“I Changed My Life in Just 30 Minutes a Day,” New Era, July 2009, 8–10
Much like the feeling of braces on my teeth, I could feel my 15-year-old life pulling and tightening me in painful directions. And I wasn’t sure I liked the way life was lining up.
My family was strong in the Church. We got along fine. And I had no problem handling my schoolwork. The pain came from outside home and school. Although I had many acquaintances, I had no real friends. Some of my friends from younger years went to different junior high schools. Those who came to mine acted differently now. Or maybe I was different. Add to that the need to be cool, strong, and athletic, to be a part of the guys’ group, to have girls like me, and to live the gospel all at the same time—and I had a case of the emotional and spiritual orthodontic blues.
I often dreaded falling asleep at night because I knew the next morning I would have to face another long day of being scowled at and teased and walking alone down hostile hallways. I was unhappy.
One gray and rainy day, I stared at my desk in seminary instead of 2 Thessalonians, and I slipped into a daydream of self-pity. I thought about how I always said my prayers. I never skipped seminary. I went to church and tried to magnify my calling as an Aaronic Priesthood holder. I stayed away from sins that the prophet had warned us about. I was doing everything I was supposed to do. So why wasn’t I happy? I didn’t expect to feel superior, but I saw others who didn’t do the right things, and it seemed to me that they were happy and had friends.
I prayed every night to make friends or to be able to be happy without having anyone to talk to or have fun with, but I kept waking up to see another day of circles of friends that didn’t quite encircle me.
That’s what I thought that day in seminary, being exactly where I was supposed to be, feeling as bad as ever. Then my seminary teacher said something that jolted me from my sorry-for-myself daydream. I’m not sure why it grabbed my attention, but an energy and an urge to sit up, watch, and listen leaped into my spirit.
He said, “I know we are focusing on the New Testament this semester, but I also encourage you to read the Book of Mormon every day.” Then he shared a quote that seemed to illuminate the room as well as my mind:
“It is not just that the Book of Mormon teaches us truth, though it indeed does that. It is not just that the Book of Mormon bears testimony of Christ, though it indeed does that, too. But there is something more. There is a power in the book which will begin to flow into your lives the moment you begin a serious study of the book. You will find greater power to resist temptation. You will find the power to avoid deception. You will find the power to stay on the strait and narrow path. The scriptures are called ‘the words of life’ (D&C 84:85), and nowhere is that more true than it is of the Book of Mormon. When you begin to hunger and thirst after those words, you will find life in greater and greater abundance” (Ezra Taft Benson, “The Book of Mormon—Keystone of Our Religion,” Ensign, Nov. 1986, 7).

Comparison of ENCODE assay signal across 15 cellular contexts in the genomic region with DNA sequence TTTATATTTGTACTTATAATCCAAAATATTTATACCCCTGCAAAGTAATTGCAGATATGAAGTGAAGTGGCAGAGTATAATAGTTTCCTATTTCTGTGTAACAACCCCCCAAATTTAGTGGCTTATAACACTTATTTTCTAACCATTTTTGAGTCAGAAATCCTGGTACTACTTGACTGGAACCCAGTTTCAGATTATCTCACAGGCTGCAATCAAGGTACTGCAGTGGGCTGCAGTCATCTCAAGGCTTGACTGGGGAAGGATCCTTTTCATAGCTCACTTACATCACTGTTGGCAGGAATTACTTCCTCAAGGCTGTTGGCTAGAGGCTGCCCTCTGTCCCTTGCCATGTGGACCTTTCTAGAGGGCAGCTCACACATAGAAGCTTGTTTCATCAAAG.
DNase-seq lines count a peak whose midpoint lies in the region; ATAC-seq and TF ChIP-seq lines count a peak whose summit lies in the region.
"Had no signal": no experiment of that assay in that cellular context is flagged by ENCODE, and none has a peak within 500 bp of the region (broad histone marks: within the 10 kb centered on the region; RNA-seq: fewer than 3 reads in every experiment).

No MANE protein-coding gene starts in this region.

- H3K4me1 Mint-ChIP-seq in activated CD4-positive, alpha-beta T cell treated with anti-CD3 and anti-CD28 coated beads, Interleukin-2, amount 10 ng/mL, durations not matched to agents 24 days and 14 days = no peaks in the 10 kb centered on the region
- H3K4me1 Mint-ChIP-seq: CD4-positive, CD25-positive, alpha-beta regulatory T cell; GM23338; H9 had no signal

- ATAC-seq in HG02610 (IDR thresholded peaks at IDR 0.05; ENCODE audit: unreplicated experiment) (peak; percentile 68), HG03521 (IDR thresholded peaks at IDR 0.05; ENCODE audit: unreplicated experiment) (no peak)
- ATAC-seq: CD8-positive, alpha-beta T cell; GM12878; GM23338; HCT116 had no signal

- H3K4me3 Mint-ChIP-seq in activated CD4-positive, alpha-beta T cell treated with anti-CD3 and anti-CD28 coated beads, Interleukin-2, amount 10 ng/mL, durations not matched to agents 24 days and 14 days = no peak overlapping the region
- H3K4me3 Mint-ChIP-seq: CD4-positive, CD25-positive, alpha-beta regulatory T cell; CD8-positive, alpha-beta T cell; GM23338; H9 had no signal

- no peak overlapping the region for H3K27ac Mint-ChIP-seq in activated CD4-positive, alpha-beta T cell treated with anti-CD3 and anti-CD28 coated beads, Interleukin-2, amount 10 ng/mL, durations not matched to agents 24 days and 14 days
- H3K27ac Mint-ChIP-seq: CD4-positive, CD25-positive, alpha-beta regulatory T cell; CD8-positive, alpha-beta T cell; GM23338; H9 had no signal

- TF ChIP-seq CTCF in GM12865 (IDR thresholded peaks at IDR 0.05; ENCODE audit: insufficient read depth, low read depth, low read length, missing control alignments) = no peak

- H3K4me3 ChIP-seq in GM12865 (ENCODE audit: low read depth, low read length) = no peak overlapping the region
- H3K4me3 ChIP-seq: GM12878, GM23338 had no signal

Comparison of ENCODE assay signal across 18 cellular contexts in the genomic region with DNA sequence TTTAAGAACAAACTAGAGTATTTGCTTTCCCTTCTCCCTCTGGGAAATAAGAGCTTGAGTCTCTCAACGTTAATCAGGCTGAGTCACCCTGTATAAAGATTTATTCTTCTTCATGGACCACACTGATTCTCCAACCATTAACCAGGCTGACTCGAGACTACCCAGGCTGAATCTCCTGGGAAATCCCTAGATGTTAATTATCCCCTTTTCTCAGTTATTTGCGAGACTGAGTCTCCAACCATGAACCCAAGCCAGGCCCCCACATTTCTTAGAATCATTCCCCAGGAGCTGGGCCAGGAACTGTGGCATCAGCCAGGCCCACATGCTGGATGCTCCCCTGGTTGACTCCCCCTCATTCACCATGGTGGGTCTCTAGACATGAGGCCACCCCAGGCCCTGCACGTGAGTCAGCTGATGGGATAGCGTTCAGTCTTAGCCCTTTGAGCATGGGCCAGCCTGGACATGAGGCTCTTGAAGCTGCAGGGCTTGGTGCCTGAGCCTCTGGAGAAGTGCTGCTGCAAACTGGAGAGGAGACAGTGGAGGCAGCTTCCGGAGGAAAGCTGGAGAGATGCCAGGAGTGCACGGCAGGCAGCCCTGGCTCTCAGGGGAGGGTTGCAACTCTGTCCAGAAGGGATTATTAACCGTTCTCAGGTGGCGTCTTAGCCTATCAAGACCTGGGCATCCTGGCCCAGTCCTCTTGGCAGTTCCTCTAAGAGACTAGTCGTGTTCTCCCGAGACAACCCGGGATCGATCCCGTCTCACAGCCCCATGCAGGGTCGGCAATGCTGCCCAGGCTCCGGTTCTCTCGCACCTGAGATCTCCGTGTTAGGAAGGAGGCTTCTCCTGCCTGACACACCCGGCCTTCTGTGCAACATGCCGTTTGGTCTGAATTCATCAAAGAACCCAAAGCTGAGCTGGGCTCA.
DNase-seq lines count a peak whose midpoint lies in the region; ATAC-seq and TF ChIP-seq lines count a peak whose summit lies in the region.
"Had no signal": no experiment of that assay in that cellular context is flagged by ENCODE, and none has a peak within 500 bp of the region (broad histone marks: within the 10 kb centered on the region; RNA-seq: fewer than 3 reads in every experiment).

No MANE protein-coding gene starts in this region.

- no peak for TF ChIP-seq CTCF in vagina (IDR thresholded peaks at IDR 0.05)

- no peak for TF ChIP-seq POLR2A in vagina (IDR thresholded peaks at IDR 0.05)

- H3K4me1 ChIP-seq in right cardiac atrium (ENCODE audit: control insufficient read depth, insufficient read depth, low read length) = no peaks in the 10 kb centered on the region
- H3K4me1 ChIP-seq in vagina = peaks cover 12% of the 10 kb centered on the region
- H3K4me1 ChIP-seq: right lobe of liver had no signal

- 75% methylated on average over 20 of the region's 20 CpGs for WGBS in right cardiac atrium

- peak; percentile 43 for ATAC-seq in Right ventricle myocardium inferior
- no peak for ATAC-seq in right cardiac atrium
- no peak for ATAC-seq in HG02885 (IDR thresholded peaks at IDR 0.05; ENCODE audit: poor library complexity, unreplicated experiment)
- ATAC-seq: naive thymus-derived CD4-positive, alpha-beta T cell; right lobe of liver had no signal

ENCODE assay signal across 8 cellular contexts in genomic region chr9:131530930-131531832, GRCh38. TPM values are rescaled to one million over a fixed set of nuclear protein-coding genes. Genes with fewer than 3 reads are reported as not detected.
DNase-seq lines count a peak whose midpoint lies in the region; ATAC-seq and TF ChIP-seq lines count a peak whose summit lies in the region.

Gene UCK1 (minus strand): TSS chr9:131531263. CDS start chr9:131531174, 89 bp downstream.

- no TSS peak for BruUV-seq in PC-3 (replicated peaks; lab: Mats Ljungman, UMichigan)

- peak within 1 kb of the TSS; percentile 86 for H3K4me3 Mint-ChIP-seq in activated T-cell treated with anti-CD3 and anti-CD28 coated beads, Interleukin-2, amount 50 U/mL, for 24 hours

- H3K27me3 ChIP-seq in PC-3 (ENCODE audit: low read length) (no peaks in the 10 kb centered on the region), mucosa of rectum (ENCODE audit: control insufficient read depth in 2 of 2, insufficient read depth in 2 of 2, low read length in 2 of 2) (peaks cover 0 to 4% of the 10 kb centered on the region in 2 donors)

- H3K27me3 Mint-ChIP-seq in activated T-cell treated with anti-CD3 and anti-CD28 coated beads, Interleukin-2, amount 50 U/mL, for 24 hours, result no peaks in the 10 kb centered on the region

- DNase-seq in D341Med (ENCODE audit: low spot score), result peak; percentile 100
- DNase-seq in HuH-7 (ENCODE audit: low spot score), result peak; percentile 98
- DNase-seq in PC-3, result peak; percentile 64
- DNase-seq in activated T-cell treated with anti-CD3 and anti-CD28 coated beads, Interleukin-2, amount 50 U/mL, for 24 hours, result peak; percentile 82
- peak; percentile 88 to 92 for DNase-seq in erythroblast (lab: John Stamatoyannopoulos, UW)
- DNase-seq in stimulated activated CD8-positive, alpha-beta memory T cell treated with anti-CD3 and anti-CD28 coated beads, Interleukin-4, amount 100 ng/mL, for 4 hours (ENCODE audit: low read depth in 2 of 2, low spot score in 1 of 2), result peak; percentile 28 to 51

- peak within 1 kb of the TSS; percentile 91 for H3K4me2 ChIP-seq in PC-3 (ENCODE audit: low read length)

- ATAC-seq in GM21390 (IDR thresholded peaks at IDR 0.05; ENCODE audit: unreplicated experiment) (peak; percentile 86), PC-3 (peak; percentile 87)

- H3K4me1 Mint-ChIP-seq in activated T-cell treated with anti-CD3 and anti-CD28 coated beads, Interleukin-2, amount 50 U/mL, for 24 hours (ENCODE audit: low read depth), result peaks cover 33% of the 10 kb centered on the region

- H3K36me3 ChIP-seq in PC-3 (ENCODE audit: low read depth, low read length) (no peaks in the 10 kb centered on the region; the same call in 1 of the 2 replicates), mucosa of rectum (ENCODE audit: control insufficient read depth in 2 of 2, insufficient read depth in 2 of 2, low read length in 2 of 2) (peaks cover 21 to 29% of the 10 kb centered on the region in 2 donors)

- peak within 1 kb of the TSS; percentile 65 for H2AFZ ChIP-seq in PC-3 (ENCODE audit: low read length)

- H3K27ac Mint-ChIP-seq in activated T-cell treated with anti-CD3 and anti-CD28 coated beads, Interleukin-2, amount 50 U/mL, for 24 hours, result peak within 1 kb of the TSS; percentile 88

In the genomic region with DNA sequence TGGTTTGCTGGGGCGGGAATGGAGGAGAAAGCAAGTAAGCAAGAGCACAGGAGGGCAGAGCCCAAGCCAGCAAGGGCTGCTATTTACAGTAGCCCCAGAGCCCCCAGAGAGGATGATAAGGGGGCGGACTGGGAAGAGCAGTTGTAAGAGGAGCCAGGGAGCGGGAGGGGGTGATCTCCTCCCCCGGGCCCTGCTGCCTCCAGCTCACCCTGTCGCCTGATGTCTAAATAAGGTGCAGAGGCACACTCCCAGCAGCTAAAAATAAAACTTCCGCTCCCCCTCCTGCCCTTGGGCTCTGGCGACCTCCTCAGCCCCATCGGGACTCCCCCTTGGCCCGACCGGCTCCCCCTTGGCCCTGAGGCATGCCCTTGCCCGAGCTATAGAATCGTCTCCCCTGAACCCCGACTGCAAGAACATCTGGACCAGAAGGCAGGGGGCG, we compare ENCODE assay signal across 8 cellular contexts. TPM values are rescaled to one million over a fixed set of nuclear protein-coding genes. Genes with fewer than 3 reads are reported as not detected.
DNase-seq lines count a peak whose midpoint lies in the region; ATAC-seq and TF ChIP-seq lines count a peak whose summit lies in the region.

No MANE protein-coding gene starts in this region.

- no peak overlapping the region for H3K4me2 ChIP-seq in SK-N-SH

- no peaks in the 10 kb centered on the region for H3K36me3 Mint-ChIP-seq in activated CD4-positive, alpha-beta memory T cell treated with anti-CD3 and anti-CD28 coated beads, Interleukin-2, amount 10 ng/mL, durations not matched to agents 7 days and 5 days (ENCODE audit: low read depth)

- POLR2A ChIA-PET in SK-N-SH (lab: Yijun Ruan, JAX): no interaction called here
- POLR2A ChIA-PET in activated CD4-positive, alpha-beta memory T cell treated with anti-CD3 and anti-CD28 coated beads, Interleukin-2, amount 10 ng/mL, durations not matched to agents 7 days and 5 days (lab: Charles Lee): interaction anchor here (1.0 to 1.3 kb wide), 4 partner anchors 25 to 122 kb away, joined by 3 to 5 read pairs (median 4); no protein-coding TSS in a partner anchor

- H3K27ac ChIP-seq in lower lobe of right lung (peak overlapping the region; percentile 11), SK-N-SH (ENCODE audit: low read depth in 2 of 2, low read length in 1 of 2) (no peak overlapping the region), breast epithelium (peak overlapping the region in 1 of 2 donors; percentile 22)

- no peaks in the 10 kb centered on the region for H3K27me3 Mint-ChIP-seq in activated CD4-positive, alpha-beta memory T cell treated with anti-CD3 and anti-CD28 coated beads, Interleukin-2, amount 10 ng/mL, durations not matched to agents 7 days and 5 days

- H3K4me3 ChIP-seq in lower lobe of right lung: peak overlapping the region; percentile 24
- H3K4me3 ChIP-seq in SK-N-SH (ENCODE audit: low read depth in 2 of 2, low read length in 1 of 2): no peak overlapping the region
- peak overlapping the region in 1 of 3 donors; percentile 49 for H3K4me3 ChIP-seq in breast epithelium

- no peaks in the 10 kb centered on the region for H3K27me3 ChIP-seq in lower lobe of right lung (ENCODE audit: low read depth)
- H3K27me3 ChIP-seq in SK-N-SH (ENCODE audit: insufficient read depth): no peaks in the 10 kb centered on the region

I had heard the words of the modern prophets before, and I had felt the Holy Ghost’s confirmation that they were true, but I had never experienced this sensation. It was like a warm hug and a slap in the face at the same time.
In the next two weeks I read about lone Abinadi courageously teaching of the Savior’s Atonement and calling the wicked King Noah and his priests to repentance (see Mosiah 11–17). I read and felt the powerful message of Alma to the people at the waters of Mormon. They humbled themselves and covenanted to be loving and loyal to the name of Christ and to each other (see Mosiah 18). I read about Alma the Younger, who was “racked with eternal torment” before his “soul was filled with joy as exceeding as was [his] pain” (Alma 36:12, 20). I read of the love that compelled the sons of Mosiah to share the word of God for 14 years among hostile strangers (see Alma 17:1–5).
I changed a portion of my day—just half an hour—and it changed my entire life. I found that President Benson was right; there is something more to the Book of Mormon. I woke in the morning and cheerfully greeted my Heavenly Father in prayer and my family at the breakfast table. I walked the same halls where I had before walked alone. No new friends appeared at my side all of a sudden, but thanks to Book of Mormon study, I felt companionship. The presence of ancient prophets and heroes and the Son of God that I had felt from scripture study the evening before stayed with me. The Holy Ghost was with me. The power of which President Benson spoke was with me, and I was finding life in greater abundance. I was happy.